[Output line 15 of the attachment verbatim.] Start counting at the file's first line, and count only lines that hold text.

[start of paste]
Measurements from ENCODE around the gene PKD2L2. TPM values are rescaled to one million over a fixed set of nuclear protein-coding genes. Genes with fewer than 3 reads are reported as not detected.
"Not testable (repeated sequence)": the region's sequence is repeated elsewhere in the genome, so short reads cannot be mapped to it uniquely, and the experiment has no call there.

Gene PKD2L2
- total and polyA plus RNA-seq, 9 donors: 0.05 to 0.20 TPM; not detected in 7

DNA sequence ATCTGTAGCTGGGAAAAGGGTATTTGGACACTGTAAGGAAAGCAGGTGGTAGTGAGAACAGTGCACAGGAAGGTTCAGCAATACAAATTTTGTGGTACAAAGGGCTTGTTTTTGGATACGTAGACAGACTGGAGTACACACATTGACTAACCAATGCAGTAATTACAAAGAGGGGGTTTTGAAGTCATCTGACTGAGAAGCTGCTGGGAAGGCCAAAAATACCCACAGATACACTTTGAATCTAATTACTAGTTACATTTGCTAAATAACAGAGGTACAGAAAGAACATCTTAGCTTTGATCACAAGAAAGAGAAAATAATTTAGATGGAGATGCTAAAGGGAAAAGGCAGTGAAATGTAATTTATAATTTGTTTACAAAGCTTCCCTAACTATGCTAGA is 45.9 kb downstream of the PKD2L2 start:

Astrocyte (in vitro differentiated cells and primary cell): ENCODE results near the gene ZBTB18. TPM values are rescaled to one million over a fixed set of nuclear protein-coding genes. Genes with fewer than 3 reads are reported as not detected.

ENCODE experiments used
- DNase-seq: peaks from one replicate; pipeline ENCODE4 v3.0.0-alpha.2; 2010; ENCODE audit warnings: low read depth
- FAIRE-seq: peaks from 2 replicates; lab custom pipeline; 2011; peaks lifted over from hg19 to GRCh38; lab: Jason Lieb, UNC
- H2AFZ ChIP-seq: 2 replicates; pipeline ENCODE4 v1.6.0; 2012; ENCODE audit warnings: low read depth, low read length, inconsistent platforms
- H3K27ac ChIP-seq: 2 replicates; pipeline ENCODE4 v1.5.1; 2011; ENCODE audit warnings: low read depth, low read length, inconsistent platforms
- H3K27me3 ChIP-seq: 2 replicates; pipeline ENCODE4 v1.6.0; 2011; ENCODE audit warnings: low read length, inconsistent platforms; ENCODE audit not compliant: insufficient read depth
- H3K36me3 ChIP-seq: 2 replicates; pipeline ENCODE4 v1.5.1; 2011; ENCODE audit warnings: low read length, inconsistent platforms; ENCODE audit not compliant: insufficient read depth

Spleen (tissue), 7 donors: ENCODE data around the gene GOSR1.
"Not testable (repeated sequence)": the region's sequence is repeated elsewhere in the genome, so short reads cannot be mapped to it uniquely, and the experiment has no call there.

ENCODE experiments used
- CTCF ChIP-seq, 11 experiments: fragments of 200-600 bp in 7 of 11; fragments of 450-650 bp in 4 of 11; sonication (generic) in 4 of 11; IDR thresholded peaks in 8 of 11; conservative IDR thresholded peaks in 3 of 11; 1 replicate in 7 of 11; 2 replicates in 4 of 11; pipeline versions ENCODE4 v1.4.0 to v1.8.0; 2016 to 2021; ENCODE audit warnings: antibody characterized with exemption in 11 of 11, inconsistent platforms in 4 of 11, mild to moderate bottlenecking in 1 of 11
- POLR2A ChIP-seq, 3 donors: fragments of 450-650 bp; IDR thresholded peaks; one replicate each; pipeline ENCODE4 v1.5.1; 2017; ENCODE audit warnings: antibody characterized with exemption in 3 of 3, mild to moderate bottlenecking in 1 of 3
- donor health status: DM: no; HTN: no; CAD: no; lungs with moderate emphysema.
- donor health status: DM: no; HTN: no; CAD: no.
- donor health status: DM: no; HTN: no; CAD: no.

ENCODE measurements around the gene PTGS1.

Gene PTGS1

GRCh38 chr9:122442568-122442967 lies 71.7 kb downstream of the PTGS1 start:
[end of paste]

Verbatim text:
"Not testable (repeated sequence)": the region's sequence is repeated elsewhere in the genome, so short reads cannot be mapped to it uniquely, and the experiment has no call there.